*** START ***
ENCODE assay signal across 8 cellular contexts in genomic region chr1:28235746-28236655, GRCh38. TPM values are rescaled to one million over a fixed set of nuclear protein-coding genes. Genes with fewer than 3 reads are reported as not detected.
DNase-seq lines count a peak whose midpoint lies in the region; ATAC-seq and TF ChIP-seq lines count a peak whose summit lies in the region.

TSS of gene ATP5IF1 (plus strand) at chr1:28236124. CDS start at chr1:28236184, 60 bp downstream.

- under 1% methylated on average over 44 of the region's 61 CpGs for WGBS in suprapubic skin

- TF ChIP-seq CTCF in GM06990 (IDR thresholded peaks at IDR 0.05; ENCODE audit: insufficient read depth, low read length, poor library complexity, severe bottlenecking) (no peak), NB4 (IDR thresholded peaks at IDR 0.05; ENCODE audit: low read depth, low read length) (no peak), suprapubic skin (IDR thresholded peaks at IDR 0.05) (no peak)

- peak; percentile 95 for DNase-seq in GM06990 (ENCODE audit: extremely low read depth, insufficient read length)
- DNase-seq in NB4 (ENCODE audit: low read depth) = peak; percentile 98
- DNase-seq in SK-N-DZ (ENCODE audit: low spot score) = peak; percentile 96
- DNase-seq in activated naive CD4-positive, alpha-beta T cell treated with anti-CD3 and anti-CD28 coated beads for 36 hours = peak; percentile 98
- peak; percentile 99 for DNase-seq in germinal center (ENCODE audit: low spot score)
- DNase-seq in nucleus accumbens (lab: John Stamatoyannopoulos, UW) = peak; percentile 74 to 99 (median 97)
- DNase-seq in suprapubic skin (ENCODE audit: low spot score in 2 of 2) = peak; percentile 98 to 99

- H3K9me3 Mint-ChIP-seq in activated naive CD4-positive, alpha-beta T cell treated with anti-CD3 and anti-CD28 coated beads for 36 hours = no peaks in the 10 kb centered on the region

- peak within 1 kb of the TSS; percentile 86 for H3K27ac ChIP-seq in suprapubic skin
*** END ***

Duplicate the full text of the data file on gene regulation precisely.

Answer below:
ENCODE assay signal across 8 cellular contexts in genomic region chr1:28235746-28236655, GRCh38. TPM values are rescaled to one million over a fixed set of nuclear protein-coding genes. Genes with fewer than 3 reads are reported as not detected.
DNase-seq lines count a peak whose midpoint lies in the region; ATAC-seq and TF ChIP-seq lines count a peak whose summit lies in the region.

TSS of gene ATP5IF1 (plus strand) at chr1:28236124. CDS start at chr1:28236184, 60 bp downstream.

- under 1% methylated on average over 44 of the region's 61 CpGs for WGBS in suprapubic skin

- TF ChIP-seq CTCF in GM06990 (IDR thresholded peaks at IDR 0.05; ENCODE audit: insufficient read depth, low read length, poor library complexity, severe bottlenecking) (no peak), NB4 (IDR thresholded peaks at IDR 0.05; ENCODE audit: low read depth, low read length) (no peak), suprapubic skin (IDR thresholded peaks at IDR 0.05) (no peak)

- peak; percentile 95 for DNase-seq in GM06990 (ENCODE audit: extremely low read depth, insufficient read length)
- DNase-seq in NB4 (ENCODE audit: low read depth) = peak; percentile 98
- DNase-seq in SK-N-DZ (ENCODE audit: low spot score) = peak; percentile 96
- DNase-seq in activated naive CD4-positive, alpha-beta T cell treated with anti-CD3 and anti-CD28 coated beads for 36 hours = peak; percentile 98
- peak; percentile 99 for DNase-seq in germinal center (ENCODE audit: low spot score)
- DNase-seq in nucleus accumbens (lab: John Stamatoyannopoulos, UW) = peak; percentile 74 to 99 (median 97)
- DNase-seq in suprapubic skin (ENCODE audit: low spot score in 2 of 2) = peak; percentile 98 to 99

- H3K9me3 Mint-ChIP-seq in activated naive CD4-positive, alpha-beta T cell treated with anti-CD3 and anti-CD28 coated beads for 36 hours = no peaks in the 10 kb centered on the region

- peak within 1 kb of the TSS; percentile 86 for H3K27ac ChIP-seq in suprapubic skin